the  Exchequer  whether  his  attention  had 
been  called  to  the  existence  of  a  system  of 
farming  out  of  nurses  in  the  London 
Hospital  under  which  nurses  were  taken 
from  their  training  in  the  wards  at  the  end 
of  their  second  year,  were  paid  13s.  per 
week,  and  sent  out  to  nurse  as  trained 
nurses  in  private  cases  at  £2  2s.  per  week, 
the  hospital  profiting  by  this  means  to  the 
extent  of  over  £6,000  per  year  before  the 
w^ar  ;  and  whether  he  intended  to  introduce 
legislation  to  protect  nurses  and  patients 
from  this  system. 

Mr.  Walsh,  Parliamentary  Secretary  to 
the  Local  Government  Board,  who  replied, 
said : — The  arrangements  made  by  the 
London  Hospital  with  their  nurses  are  not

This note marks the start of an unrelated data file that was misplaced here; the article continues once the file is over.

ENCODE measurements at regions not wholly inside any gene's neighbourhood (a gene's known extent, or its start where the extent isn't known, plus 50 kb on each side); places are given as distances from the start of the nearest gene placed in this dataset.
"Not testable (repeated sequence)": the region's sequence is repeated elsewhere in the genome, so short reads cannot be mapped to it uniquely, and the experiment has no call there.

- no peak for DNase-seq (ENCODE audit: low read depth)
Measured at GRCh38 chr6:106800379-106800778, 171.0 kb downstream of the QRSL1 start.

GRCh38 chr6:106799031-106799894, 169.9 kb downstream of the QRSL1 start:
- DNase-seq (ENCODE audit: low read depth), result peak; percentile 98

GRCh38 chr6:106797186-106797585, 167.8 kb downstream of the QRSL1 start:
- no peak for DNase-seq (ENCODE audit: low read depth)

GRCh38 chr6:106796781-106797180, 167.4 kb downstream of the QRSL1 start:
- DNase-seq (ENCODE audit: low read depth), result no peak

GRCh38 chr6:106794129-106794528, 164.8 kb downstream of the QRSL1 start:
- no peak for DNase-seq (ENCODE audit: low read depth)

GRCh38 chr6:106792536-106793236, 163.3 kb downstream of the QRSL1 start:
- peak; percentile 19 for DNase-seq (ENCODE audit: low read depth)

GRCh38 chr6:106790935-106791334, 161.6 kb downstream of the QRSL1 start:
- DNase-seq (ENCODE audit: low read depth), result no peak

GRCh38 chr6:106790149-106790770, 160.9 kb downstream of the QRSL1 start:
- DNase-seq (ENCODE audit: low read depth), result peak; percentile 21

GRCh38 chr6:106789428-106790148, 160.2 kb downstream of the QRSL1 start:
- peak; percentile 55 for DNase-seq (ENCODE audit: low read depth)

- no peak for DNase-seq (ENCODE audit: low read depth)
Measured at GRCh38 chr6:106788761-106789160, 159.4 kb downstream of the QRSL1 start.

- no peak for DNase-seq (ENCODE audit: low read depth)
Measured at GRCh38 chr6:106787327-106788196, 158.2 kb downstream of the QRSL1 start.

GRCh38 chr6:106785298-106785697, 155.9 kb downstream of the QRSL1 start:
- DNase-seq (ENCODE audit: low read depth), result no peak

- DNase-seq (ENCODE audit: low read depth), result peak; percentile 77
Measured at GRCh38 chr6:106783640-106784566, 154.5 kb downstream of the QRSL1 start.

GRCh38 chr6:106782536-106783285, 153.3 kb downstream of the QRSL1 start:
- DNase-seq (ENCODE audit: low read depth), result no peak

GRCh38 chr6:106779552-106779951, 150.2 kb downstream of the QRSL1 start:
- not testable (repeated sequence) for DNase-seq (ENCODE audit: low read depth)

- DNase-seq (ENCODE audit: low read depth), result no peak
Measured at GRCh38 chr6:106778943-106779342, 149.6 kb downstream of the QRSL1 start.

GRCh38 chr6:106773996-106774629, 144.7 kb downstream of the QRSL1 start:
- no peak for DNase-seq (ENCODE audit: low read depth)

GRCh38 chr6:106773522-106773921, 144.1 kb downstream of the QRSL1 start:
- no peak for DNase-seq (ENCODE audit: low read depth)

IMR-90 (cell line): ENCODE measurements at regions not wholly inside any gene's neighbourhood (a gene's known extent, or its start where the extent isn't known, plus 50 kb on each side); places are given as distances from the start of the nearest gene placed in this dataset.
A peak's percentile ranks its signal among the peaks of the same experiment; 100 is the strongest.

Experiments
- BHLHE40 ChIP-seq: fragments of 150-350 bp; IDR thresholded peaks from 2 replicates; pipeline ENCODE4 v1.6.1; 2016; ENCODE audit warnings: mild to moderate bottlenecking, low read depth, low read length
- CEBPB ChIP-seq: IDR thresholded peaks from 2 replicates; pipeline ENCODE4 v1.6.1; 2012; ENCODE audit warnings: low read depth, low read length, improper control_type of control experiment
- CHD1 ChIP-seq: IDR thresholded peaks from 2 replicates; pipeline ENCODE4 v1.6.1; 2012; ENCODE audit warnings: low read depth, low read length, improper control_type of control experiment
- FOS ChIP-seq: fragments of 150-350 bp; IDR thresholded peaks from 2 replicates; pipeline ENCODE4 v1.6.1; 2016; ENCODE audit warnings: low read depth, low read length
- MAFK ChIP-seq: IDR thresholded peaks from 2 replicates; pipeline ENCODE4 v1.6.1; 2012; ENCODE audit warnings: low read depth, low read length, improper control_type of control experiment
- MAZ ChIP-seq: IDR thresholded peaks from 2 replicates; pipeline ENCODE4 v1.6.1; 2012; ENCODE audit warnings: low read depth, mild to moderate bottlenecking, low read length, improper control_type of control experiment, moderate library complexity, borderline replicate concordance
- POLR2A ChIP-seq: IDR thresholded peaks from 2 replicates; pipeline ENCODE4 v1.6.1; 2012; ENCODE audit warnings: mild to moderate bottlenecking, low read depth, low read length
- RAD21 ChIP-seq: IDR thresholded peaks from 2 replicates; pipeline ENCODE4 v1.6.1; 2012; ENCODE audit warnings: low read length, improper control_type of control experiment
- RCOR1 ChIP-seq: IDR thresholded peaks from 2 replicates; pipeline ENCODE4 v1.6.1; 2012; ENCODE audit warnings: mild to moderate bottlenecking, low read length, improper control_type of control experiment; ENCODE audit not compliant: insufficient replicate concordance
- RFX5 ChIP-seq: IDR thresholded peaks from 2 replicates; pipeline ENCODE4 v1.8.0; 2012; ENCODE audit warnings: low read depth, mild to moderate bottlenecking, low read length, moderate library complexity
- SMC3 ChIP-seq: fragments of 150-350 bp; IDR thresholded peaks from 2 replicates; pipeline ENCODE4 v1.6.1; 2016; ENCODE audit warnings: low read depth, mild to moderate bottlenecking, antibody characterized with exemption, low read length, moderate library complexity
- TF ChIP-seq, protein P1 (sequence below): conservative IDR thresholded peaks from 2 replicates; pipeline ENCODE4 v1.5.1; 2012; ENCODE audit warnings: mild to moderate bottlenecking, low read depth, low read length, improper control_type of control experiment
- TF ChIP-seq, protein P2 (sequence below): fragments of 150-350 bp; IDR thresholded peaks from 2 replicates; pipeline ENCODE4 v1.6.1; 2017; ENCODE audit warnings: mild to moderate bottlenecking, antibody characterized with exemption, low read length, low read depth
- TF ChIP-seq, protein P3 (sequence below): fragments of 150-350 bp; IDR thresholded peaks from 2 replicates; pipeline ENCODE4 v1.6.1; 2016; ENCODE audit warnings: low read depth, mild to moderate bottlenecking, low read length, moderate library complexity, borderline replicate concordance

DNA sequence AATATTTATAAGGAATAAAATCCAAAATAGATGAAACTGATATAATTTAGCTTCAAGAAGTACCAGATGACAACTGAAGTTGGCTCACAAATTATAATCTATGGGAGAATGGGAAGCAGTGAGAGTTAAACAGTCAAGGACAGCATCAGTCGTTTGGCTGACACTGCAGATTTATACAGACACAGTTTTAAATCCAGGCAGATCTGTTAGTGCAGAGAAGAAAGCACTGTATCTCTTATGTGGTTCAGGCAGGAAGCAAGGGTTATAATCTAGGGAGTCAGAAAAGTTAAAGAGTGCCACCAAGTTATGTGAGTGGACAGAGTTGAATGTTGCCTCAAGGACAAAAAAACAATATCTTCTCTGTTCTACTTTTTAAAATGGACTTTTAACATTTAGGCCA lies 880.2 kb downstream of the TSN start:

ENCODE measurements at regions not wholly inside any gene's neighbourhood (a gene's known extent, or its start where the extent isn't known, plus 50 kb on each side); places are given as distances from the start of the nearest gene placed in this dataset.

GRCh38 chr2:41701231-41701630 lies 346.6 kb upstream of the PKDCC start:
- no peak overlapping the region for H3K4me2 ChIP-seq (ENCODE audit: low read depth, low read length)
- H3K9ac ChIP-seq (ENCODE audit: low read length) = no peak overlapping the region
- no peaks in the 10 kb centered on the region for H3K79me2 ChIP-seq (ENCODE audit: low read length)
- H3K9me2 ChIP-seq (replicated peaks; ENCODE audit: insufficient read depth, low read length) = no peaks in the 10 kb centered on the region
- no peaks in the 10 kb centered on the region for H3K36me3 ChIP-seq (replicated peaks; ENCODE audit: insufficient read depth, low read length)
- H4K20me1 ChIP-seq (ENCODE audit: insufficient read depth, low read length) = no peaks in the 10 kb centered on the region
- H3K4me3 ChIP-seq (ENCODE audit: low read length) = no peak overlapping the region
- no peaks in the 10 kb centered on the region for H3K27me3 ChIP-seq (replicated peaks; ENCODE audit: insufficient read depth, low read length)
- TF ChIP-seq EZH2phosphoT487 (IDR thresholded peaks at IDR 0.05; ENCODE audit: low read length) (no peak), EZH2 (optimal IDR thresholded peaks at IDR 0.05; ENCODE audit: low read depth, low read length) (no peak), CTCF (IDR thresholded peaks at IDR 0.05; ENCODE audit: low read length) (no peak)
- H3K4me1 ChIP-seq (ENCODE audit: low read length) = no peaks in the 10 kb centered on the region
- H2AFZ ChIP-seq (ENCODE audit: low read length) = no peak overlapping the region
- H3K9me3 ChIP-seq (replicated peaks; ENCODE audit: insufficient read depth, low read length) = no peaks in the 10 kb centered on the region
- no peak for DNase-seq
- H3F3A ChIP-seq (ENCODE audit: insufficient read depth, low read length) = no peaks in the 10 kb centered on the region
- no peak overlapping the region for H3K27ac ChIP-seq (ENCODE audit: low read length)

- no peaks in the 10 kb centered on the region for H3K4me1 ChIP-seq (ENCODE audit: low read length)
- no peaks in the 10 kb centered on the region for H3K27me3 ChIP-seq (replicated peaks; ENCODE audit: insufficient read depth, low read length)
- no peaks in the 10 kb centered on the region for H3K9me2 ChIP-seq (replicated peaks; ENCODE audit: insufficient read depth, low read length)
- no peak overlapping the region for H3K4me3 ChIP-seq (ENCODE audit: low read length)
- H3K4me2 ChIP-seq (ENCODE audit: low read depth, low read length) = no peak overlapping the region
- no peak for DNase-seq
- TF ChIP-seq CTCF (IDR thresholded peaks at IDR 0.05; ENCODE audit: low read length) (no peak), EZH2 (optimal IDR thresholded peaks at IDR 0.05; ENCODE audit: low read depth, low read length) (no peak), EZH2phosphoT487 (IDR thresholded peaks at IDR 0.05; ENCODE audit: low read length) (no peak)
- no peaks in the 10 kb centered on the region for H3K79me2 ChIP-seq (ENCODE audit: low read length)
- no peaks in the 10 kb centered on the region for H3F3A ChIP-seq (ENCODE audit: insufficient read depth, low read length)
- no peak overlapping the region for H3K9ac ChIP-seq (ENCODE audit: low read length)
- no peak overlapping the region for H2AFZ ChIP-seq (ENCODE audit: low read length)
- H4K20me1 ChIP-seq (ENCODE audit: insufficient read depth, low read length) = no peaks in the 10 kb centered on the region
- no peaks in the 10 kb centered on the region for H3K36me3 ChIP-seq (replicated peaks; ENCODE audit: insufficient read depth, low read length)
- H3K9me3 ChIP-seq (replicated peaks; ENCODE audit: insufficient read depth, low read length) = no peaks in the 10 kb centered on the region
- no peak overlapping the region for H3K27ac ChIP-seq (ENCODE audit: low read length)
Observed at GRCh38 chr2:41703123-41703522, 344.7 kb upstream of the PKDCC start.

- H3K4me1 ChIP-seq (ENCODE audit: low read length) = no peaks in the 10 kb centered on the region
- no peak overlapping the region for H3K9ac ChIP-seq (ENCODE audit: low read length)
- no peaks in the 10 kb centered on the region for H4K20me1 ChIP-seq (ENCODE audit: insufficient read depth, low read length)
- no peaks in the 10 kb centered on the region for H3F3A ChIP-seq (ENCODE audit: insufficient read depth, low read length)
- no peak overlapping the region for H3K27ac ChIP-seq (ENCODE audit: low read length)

a  matter  over  which  the  Government  have 
any  control.  There  is  no  intention  of  in- 
troducing legislation  on  the  subject. 

Sir  C.  Henry  :  Has  the  hon.  member 
satisfied  himself  of  the  accuracy  of  the 
statements  in  the  question  ? 

Captain  Carr-Gomm  :  Are  not  the  state- 
ments in  the  question  of  a  controversial 
character,  and  is  not  the  expression  "farm- 
ing out,"  though  perhaps  picturesque,  very 
unfair  to  an  institution  which  has  done 
much  good  work  for  a  great  number  of 
years  ? 

Major  Chappie  :  Is  my  hon.  friend  not 
aware  that  the  London  Hospital  is  the  only 
great  hospital  which  takes  its  nurses  from 
their  training  in  the  wards  at  the  end  of  the 
second   year,    and    admittedly    pays  them 

only  13s.  a  week  while  it  draws  two  guineas